been taken from a stone quarry, above a quarter of a mile distant. They were disposed in a circular form, but a part of the circle is vacant; though it is probable it was not so at first; as there were found several bones and teeth in that space; the cause might be, that as part lay next the road, it might have met with an accidental disturbance; or, what is yet more likely, the people that came to draw the stones away, beginning on that side of it, destroyed that part before they were aware that it was any ways remarkable or worthy note.
There is one circumstance that seems to denote the monument to have been rather modern, which is this: It appears from the best observations he could make, that a wall of the field cutting off a small segment of the circle, marked d, was erected before the monument was made, as it is hardly probable that the persons who built it, would be at the trouble to remove that part of the circle that was without, for the sake of building a field-wall entirely level; which is the case, for all that portion of the circle, from the inside of the wall, was as level as any other part of the field; and as walls are not probably of very ancient date here, (if the above be a fact) he concludes, that the monument must have been erected in some of the wars of the houses of York and Lancaster, or later. The several coffins were about 2 feet high each: the two complete ones about 7.6 long each; and the others had the flat stone nearly the same length; but the covering extended only as far as the breast.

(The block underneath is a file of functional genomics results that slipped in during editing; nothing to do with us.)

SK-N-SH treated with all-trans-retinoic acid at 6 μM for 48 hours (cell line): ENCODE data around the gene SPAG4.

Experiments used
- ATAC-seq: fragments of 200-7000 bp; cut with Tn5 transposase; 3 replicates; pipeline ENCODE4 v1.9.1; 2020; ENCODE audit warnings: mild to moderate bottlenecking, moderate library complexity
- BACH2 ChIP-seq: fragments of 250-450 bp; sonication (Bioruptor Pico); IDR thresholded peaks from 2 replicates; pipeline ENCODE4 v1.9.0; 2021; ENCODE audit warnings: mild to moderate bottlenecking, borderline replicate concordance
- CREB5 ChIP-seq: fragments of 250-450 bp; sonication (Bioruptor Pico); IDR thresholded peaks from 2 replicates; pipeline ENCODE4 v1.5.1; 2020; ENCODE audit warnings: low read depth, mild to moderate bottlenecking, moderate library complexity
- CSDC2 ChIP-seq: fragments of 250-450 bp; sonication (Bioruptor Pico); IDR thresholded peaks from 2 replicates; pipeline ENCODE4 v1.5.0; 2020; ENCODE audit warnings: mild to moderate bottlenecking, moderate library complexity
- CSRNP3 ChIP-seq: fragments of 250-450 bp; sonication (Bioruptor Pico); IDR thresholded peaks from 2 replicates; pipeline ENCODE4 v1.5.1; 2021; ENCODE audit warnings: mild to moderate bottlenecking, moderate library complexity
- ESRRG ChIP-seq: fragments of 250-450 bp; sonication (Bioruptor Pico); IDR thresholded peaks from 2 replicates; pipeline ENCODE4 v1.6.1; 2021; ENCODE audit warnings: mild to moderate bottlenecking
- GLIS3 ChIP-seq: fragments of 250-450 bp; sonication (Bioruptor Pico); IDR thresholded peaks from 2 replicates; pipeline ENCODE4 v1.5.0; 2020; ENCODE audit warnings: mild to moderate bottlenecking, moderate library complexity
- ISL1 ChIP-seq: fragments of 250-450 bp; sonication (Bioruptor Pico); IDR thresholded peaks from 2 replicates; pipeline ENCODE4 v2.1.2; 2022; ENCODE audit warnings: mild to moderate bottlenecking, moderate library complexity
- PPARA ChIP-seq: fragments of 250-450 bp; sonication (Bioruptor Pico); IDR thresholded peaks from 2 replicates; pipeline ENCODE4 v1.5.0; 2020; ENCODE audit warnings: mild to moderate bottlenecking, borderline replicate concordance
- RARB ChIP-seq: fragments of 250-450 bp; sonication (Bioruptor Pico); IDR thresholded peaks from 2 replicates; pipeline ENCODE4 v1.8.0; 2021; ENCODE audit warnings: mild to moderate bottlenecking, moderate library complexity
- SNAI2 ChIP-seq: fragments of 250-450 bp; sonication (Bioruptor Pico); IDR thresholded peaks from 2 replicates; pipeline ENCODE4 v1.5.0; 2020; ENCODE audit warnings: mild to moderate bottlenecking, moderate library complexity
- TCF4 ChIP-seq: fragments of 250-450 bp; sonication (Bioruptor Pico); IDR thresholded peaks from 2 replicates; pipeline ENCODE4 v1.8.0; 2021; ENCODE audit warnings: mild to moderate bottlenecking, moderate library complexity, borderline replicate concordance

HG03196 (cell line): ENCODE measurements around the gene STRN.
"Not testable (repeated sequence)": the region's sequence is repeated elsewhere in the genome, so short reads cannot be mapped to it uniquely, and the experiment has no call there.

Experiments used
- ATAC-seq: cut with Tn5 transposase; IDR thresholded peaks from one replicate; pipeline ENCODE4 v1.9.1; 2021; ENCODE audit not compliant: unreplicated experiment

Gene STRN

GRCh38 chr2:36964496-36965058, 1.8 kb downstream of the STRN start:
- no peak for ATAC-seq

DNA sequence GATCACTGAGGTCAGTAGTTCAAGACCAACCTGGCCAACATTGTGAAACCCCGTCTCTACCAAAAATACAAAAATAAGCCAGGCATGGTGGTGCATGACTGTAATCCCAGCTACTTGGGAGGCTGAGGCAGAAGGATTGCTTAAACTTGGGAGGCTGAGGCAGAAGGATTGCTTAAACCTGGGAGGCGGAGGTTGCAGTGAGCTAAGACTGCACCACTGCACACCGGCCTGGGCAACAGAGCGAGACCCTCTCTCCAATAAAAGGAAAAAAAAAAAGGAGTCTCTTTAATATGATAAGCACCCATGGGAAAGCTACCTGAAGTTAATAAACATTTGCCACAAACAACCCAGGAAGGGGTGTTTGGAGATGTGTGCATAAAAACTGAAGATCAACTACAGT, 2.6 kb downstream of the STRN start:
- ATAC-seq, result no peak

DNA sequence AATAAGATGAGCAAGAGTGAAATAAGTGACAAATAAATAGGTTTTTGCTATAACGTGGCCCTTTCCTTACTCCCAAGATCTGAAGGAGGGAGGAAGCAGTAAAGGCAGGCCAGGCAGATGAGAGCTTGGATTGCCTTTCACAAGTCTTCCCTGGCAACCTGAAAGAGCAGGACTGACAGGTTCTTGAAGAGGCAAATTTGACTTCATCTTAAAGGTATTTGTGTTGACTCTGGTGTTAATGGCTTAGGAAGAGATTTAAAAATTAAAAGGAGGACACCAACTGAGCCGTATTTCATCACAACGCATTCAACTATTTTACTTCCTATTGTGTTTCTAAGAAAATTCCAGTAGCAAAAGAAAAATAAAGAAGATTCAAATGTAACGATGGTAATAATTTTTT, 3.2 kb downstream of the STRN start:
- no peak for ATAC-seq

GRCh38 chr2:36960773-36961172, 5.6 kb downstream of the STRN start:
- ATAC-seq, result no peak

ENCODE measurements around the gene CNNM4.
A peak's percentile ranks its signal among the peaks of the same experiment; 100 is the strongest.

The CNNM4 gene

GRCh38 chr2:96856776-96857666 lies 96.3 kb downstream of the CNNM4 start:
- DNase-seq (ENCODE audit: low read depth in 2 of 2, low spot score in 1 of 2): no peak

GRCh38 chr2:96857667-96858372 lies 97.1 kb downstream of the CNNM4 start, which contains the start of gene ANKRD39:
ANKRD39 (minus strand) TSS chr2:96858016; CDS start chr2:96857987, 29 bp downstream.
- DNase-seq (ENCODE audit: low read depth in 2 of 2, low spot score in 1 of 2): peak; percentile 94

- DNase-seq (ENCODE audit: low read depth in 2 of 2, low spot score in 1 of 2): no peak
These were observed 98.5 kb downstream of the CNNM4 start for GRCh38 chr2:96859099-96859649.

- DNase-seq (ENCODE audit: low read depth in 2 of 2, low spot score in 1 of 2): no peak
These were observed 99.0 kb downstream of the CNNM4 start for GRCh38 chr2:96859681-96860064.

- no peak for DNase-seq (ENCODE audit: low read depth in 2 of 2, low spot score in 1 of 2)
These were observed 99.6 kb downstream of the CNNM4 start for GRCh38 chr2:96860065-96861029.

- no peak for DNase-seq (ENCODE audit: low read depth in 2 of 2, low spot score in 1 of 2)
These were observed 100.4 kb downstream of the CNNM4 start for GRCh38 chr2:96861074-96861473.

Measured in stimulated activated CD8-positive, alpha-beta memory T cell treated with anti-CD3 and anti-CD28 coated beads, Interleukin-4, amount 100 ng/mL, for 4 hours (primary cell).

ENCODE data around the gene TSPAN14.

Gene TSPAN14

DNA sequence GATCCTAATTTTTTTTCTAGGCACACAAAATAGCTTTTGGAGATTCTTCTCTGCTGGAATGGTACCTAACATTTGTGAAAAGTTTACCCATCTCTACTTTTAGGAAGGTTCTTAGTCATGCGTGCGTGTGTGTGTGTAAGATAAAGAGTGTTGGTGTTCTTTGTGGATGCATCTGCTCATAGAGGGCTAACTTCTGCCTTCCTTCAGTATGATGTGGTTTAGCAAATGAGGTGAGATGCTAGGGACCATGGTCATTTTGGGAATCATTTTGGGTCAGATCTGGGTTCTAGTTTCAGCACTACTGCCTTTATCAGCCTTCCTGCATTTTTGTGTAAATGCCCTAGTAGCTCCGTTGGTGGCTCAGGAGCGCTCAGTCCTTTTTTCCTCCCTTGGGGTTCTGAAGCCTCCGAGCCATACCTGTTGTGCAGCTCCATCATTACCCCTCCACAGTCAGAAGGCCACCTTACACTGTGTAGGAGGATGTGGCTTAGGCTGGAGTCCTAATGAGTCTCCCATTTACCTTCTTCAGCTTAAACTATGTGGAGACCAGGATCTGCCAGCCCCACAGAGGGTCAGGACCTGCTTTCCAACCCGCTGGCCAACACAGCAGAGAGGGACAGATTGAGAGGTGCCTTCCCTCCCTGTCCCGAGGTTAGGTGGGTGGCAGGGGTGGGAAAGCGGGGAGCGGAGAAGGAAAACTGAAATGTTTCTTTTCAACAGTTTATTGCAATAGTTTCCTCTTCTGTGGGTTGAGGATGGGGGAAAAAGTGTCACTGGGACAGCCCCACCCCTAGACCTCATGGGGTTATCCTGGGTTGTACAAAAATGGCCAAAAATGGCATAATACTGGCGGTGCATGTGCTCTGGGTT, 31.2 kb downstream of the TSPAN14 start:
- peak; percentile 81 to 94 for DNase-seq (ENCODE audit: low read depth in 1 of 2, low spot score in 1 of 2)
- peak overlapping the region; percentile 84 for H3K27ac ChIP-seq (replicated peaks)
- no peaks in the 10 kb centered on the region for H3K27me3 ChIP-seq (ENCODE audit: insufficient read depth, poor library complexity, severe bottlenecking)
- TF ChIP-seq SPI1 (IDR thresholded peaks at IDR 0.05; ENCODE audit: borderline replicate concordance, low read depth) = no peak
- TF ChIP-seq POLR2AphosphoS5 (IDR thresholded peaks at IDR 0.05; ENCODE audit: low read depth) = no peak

XCI. Description of the Hiero Fountain at the Chemnic Metal Mines in Hungary, erected in the year 1756. By Wolfe, M.D. From the Latin.
This machine, though it has nothing new, seems not unworthy to be known, both as it is thought the only one of its kind, applied to a large work, and because of the singular generation of snow and ice, observed in its operation.
In pl. 15, fig. 1, N is a wooden cistern at the middle of the mountain, at 143 feet above the horizontal plane, into which the waters from a higher mine are received. o is a similar cistern, at the top of the mountain, 260 feet above the plane, into which the rain waters are led for assisting the work. A is an air vessel, at the foot of the mountain, into which the water from the cistern N or o is emitted, by the tubes RT or GT, and the cock H, by the force of which the air is compressed, and propelled through the tube LMM into a lower vessel. в is a similar vessel in the bottom of the mine, 104 feet below the vessel A, which receives the water from the cistern D collected in the mine, which, being compressed by the force of the air coming from the upper vessel, is raised and discharged through the tube asF. K is a tube with a cock for letting out the water from the vessel A, after the work is finished, for which purpose also the tube I sometimes serves. L transmits or stops the air. The cock E of the little tube ought to be open, 4 M